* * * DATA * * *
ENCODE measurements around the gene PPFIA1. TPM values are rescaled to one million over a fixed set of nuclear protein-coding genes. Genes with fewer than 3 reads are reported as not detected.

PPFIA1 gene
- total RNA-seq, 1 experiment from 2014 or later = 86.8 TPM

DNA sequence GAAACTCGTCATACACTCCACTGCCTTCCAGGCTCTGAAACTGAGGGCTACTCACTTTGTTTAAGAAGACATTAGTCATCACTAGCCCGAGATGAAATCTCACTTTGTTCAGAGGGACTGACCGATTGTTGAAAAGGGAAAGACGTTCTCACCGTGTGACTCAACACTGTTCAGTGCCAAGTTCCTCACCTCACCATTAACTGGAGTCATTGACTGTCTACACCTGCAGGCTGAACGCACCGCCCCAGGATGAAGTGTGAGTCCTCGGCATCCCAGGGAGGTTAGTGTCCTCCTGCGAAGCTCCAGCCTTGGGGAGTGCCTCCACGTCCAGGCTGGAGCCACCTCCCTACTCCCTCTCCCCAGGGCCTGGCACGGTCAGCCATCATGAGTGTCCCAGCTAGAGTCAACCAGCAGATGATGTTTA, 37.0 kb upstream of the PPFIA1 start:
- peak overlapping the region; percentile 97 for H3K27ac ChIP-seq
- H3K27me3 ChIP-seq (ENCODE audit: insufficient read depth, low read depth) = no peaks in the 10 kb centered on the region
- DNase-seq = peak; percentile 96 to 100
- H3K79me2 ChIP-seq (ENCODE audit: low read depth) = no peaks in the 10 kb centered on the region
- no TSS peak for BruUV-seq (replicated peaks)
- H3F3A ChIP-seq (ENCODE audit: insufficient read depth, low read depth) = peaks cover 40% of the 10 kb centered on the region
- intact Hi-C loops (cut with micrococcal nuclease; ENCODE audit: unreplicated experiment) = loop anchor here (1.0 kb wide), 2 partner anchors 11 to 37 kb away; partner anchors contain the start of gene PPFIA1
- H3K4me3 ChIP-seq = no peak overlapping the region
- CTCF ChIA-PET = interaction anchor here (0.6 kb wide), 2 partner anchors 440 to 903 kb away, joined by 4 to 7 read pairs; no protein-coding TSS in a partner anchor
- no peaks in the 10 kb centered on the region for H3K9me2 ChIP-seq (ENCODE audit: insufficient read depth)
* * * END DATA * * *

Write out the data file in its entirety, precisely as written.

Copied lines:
ENCODE measurements around the gene PPFIA1. TPM values are rescaled to one million over a fixed set of nuclear protein-coding genes. Genes with fewer than 3 reads are reported as not detected.

PPFIA1 gene
- total RNA-seq, 1 experiment from 2014 or later = 86.8 TPM

DNA sequence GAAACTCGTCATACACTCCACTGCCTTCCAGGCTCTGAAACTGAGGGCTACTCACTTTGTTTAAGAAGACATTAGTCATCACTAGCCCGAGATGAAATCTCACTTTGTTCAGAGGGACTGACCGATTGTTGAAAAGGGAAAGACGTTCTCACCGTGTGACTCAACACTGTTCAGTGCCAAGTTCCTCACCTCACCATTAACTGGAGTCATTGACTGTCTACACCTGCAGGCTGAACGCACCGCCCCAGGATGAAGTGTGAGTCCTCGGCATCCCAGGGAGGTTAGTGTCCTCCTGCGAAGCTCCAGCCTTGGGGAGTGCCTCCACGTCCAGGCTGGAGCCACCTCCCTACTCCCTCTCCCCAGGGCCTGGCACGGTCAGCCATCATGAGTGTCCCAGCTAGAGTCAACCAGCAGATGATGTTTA, 37.0 kb upstream of the PPFIA1 start:
- peak overlapping the region; percentile 97 for H3K27ac ChIP-seq
- H3K27me3 ChIP-seq (ENCODE audit: insufficient read depth, low read depth) = no peaks in the 10 kb centered on the region
- DNase-seq = peak; percentile 96 to 100
- H3K79me2 ChIP-seq (ENCODE audit: low read depth) = no peaks in the 10 kb centered on the region
- no TSS peak for BruUV-seq (replicated peaks)
- H3F3A ChIP-seq (ENCODE audit: insufficient read depth, low read depth) = peaks cover 40% of the 10 kb centered on the region
- intact Hi-C loops (cut with micrococcal nuclease; ENCODE audit: unreplicated experiment) = loop anchor here (1.0 kb wide), 2 partner anchors 11 to 37 kb away; partner anchors contain the start of gene PPFIA1
- H3K4me3 ChIP-seq = no peak overlapping the region
- CTCF ChIA-PET = interaction anchor here (0.6 kb wide), 2 partner anchors 440 to 903 kb away, joined by 4 to 7 read pairs; no protein-coding TSS in a partner anchor
- no peaks in the 10 kb centered on the region for H3K9me2 ChIP-seq (ENCODE audit: insufficient read depth)